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Bear Attacks Unsuspecting Security Guard in Hotel Kitchen, Colorado 

In Aspen, Colorado, a troubling incident unfolded when a bear attacked a security guard in a hotel kitchen. When the bear entered the hotel through the courtyard doors, it must have been very alarming and unexpected for everyone involved. Unfortunately for the bear, Colorado Parks and Wildlife could only do the bare minimum.

Rescue to Rest

Bear entering the Kitchen Screenshot from “Colorado: Bear attacks security guard in hotel kitchen” Source: YouTube, Uploaded: Sky News

With the aid of information gathered from security footage from the hotel, wildlife officers successfully identified the bear. They later hazed the bear into a tree at Conner Park and were able to immobilize it using a tranquilizer. The bear was safely removed from the tree with the assistance of an Aspen Fire ladder truck.

Fate of the Bear

Bear attacks security guard Screenshot from “Colorado: Bear attacks security guard in hotel kitchen” Source: YouTube, Uploaded: Sky News

It’s disheartening that the bear, which was identified as a boar by CPW, was removed from the area, and the decision to euthanize the bear was made a standard response in such cases of human-wildlife conflict by the agency.  

The Bear Plight

Image by via Depositphotos

The incident was not an isolated event. A mother bear had to be put down after she charged at two boys in Colorado Springs. Sadly, her cub also passed away after being tranquilized. These incident underscores the ongoing challenges and ethical considerations in balancing human safety with the preservation of wild animals in their natural habitats.   

The video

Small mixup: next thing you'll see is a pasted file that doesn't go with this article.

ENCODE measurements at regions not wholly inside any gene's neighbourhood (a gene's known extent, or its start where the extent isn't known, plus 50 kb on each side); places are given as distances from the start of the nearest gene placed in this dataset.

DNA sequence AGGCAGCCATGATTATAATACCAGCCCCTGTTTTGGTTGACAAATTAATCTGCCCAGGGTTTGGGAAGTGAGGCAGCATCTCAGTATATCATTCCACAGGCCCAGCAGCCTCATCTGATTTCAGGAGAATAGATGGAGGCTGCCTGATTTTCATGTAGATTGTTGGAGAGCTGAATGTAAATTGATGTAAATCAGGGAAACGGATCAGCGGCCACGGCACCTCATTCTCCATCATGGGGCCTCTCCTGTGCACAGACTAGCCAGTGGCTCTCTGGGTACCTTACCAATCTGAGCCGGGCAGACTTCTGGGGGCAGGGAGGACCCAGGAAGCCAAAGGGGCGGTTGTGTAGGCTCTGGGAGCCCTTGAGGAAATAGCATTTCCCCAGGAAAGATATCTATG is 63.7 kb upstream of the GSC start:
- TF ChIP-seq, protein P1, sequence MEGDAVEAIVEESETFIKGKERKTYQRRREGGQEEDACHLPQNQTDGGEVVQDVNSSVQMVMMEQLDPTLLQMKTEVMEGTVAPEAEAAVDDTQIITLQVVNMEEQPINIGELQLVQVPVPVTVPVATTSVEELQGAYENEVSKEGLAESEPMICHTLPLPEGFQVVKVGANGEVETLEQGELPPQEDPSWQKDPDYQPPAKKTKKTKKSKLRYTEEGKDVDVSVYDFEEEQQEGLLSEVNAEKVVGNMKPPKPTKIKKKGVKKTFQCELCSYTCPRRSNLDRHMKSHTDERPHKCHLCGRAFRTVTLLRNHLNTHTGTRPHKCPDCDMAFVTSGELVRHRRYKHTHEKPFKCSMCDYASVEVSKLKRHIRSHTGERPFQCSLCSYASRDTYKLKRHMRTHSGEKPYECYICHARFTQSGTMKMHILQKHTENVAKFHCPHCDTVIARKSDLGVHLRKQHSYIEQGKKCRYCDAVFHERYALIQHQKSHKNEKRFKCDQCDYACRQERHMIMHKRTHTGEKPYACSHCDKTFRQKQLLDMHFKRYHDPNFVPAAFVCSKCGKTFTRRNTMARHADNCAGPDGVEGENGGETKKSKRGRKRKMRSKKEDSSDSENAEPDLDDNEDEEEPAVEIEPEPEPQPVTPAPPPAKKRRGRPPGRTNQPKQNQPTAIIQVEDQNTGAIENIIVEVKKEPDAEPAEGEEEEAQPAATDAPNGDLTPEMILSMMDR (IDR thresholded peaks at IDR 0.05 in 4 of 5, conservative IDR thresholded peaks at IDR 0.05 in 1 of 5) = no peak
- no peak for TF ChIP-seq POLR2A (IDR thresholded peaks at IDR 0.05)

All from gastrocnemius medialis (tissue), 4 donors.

Bear strikes security guard Screenshot from “Colorado: Bear attacks security guard in hotel kitchen” Source: YouTube, Uploaded: Sky News

This video showcases Bear attacking a security guard in a hotel kitchen in Aspen Colorado.

Colorado Bears

Image by Hunter Masters via Unsplash

It’s important to be mindful of the fact that Colorado is home to an estimated 17,000 to 20,000 bears. Black bears have inhabited the foothills and forests of Colorado since long before pioneers arrived. Despite being called black bears, these magnificent creatures can display a range of stunning colors, including blonde, cinnamon, and brown.

Balancing Wildlife and Human Expansion

Image by Hunter Masters via Unsplash

Colorado’s human population continues to grow, these bears increasingly have to share their habitat with us. Each time a bear must be euthanized, it represents more than just the loss of that individual animal. It diminishes a part of the wild essence that makes Colorado unique and cherished by so many.

Senses of Colorado Bears

Image by John Thomas via Unsplash

Most Colorado bears are active from mid-March through early November. When food becomes scarce, they find refuge in winter dens. Bears have an incredible sense of smell, 100 times more sensitive than humans, allowing them to detect food from up to five miles away. They are highly intelligent creatures with excellent memories once they discover a food source, they often return to it.

Bear Calories

Image by Hunter Masters via Unsplash